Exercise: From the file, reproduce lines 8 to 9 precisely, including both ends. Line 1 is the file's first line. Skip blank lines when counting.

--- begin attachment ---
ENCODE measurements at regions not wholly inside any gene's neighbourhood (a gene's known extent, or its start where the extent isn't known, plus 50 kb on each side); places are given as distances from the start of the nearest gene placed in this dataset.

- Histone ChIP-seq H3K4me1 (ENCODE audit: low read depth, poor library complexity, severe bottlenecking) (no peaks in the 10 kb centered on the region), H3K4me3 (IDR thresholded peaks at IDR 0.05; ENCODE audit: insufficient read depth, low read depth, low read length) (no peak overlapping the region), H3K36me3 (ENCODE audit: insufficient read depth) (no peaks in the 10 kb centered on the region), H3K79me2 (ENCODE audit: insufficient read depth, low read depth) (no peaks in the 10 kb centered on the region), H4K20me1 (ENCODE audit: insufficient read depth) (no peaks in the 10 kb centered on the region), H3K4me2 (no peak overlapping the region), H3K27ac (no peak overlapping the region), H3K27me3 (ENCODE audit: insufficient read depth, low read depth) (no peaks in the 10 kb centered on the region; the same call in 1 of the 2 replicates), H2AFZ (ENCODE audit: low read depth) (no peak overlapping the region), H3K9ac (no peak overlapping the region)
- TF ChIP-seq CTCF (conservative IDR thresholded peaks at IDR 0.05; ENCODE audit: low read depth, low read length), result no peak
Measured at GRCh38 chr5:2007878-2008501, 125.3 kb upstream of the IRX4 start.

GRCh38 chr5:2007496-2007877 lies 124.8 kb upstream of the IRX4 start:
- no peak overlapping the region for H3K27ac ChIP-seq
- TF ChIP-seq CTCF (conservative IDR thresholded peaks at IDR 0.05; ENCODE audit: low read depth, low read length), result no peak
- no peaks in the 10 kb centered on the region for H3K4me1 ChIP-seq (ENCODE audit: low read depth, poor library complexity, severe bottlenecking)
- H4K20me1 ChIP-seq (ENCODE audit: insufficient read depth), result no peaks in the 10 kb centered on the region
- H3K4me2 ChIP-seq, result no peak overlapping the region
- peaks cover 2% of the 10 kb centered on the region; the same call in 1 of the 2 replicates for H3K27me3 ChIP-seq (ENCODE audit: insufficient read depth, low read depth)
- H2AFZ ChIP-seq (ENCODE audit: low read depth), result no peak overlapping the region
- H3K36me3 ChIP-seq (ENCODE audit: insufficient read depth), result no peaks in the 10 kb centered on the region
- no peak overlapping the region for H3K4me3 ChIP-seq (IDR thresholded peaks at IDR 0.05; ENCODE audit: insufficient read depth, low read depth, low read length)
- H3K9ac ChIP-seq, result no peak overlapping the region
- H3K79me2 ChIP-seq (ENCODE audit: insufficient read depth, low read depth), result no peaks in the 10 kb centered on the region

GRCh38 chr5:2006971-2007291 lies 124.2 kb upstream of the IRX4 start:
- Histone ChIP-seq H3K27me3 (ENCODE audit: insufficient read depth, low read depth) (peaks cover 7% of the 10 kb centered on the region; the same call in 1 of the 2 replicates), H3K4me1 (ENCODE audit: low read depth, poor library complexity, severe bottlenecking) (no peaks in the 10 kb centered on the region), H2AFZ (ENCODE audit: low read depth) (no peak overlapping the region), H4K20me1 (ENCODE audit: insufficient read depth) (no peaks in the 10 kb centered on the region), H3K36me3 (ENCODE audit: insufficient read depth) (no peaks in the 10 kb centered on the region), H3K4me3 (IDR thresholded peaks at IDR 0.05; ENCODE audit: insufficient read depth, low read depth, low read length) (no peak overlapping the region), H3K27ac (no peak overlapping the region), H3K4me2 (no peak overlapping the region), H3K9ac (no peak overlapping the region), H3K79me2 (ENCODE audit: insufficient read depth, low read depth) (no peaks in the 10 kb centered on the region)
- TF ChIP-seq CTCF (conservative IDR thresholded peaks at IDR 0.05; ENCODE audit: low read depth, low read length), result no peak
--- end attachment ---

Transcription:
- no peaks in the 10 kb centered on the region for H3K4me1 ChIP-seq (ENCODE audit: low read depth, poor library complexity, severe bottlenecking)
- H4K20me1 ChIP-seq (ENCODE audit: insufficient read depth), result no peaks in the 10 kb centered on the region